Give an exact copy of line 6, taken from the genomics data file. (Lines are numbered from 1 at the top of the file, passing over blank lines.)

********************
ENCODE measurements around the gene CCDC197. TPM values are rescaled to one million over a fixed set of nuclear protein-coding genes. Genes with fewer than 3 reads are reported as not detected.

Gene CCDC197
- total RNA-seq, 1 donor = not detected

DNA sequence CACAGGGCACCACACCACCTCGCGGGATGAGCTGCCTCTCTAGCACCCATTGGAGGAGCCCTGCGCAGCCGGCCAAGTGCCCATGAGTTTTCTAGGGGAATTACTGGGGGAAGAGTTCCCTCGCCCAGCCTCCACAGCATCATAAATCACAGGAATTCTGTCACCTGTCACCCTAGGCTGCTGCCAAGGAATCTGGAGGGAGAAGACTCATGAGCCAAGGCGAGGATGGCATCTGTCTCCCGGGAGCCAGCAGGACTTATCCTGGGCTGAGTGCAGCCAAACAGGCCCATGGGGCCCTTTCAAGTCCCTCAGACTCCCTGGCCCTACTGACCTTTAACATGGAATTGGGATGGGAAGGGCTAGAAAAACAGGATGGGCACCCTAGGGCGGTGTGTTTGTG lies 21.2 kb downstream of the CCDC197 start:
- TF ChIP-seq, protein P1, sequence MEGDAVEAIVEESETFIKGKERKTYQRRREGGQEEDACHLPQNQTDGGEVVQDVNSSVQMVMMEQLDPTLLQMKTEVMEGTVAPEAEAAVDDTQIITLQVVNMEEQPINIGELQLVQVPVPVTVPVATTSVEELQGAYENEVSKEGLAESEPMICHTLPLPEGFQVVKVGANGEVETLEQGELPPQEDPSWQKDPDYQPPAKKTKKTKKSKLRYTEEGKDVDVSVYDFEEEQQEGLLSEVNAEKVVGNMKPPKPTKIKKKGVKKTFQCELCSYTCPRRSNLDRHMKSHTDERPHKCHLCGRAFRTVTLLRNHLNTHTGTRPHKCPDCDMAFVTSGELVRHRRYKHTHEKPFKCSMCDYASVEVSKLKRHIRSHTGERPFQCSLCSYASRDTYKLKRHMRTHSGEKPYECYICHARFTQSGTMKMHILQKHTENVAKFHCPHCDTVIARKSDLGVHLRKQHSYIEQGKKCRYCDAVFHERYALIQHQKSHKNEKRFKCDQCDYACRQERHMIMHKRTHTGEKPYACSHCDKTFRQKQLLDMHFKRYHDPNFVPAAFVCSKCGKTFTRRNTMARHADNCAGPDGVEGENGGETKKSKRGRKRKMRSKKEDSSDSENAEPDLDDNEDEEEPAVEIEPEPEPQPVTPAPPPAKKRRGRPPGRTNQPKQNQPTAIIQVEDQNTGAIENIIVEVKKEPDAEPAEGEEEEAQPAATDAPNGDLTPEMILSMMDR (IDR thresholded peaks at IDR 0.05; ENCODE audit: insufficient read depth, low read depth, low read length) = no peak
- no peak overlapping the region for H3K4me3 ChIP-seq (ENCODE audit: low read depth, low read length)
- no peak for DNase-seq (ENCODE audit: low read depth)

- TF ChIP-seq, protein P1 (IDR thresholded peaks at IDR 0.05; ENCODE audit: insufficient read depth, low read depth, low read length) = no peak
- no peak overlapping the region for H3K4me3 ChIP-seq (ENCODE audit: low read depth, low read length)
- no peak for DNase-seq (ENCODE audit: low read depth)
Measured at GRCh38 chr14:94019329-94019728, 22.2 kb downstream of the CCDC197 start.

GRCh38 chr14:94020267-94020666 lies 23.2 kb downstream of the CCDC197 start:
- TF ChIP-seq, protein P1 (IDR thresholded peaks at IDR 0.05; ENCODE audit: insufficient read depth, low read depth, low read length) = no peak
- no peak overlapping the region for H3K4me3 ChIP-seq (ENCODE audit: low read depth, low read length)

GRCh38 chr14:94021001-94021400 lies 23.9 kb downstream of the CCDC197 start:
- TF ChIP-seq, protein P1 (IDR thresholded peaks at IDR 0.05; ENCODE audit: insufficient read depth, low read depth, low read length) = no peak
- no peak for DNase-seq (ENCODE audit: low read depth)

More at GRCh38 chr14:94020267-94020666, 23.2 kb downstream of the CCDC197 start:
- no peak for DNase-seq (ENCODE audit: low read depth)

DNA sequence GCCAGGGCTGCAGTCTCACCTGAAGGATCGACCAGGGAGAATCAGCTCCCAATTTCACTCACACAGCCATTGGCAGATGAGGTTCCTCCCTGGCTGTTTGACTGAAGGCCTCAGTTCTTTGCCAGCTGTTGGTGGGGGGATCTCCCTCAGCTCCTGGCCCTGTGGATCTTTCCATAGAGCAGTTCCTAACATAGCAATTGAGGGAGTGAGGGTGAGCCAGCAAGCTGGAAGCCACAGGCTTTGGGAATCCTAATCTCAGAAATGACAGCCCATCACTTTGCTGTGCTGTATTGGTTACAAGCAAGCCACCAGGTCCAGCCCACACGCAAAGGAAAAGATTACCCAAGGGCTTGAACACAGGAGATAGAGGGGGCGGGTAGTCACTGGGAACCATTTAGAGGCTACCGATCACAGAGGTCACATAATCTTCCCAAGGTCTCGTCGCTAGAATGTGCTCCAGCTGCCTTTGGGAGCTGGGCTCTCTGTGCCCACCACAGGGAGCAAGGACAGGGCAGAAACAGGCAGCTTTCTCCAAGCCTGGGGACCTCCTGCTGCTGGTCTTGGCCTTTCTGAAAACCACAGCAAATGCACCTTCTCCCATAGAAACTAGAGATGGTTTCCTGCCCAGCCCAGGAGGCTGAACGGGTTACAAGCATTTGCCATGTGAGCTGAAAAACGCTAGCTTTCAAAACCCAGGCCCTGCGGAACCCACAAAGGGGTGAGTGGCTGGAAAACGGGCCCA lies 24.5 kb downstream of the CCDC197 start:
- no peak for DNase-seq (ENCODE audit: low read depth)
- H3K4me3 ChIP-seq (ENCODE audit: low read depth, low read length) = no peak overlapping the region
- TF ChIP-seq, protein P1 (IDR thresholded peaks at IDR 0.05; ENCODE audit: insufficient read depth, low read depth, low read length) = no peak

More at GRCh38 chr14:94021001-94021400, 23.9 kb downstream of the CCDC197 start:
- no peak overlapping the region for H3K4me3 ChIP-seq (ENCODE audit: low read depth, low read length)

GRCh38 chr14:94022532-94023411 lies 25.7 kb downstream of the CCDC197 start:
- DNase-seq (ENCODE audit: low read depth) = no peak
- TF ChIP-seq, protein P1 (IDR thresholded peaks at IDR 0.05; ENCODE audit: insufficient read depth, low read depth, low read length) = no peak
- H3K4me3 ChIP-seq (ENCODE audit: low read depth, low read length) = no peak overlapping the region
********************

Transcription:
- no peak overlapping the region for H3K4me3 ChIP-seq (ENCODE audit: low read depth, low read length)